# 24. LAMBERT AZIMUTHAL EQUAL-AREA PROJECTION #

## SUMMARY #

- Azimuthal.
- Equal-Area.
- All meridians in the polar aspect, the central meridian in other aspects, and the Equator in the equatorial aspect are straight lines.
- The outer meridian of a hemisphere in the equatorial aspect (for the sphere) and the parallels in the polar aspect (sphere or ellipsoid) are circles.
- All other meridians and parallels are complex curves.
- Not a perspective projection.
- Scale decreases radially as the distance increases from the center, the only point without distortion.
- Scale increases in the direction perpendicular to radii as the distance increases from the center.
- Directions from the center are true for the sphere and the polar ellipsoidal forms.
- Point opposite the center is shown as a circle surrounding the map (for the sphere).
- Used for maps of continents and hemispheres.
- Presented by Lambert in 1772.

## HISTORY #

The last major projection presented by Johann Heinrich Lambert in his 1772 *Beitrtiäge* was his azimuthal equal-area projection (Lambert, 1772, p. 75-78). His name is usually applied to the projection in modem references, but it is occasionally called merely the Azimuthal (or Zenithal) Equal-Area projection. Not only is it equal-area, with, of course, the azimuthal property showing true directions from the center of the projection, but its scale at a given distance from the center varies less from the scale at the center than the scale of any of the other major azimuthals (see table 21).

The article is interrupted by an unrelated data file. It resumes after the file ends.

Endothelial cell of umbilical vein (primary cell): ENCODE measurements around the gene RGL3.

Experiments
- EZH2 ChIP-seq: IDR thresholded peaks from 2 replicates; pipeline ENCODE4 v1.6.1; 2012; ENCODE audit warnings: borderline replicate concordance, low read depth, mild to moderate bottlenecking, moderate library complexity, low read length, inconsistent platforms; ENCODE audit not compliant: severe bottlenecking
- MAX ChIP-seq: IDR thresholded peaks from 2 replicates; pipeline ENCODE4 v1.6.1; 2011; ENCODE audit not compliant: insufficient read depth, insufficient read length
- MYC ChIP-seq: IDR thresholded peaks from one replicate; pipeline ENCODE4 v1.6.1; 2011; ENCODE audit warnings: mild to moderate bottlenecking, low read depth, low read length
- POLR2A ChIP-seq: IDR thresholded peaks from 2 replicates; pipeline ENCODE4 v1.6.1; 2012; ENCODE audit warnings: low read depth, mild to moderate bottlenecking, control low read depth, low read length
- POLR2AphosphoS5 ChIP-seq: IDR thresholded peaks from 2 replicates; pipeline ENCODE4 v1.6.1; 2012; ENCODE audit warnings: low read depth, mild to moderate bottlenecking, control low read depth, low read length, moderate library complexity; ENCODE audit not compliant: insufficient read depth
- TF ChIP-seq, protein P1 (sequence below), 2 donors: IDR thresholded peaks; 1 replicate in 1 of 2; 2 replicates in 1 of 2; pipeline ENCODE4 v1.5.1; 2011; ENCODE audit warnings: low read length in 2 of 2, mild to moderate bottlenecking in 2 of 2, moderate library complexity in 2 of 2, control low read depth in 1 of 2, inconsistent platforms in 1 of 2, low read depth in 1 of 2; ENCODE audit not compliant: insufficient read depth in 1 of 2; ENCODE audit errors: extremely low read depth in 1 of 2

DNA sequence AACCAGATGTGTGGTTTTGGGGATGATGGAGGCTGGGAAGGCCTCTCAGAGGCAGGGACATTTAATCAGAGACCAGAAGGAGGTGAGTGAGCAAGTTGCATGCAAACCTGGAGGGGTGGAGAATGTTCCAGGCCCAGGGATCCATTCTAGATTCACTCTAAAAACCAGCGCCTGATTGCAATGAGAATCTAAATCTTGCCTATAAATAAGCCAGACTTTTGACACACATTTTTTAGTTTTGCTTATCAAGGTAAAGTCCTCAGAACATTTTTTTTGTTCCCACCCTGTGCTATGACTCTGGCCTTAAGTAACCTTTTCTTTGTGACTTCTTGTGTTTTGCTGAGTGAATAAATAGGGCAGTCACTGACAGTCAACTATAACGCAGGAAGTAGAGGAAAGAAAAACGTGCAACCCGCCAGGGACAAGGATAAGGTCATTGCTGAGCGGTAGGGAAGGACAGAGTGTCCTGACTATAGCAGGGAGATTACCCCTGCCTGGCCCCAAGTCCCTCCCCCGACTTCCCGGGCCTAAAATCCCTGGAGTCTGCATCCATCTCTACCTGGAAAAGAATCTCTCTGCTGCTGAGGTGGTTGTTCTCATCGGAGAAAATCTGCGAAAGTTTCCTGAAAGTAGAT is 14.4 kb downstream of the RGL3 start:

Lambert discussed the polar and equatorial aspects of the Azimuthal Equal-Area projection, but the oblique aspect is just as popular now. The polar aspect was apparently independently derived by Lorgna in Italy in 1789, and the latter was called the originator in a publication a century later (USC&GS, 1882, p. 290). G. A. Ginzburg proposed two modifications of the general Lambert Azimuthal projection in 1949 to reduce the angular distortion at the expense of creating a slight distortion in area (Maling, 1960, p. 206). A common modification was devised by Ernst Hammer in 1892 and is called the Hammer or Hammer-Aitoff projection. It consists of halving the vertical coordinates of the equatorial aspect of one hemisphere and doubling the values of the meridians from center. It retains equality of area, but it is no longer azimuthal.

## FEATURES #

The Lambert Azimuthal Equal-Area projection is not a perspective projection. It may be called a “synthetic” azimuthal in that it was derived for the specific purpose of maintaining equal area. The ellipsoidal form maintains equal area, but it is not quite azimuthal except in the polar aspect, so the name for the general ellipsoidal form is a slight misnomer, although it looks like the spherical azimuthal form and has most of its other characteristics.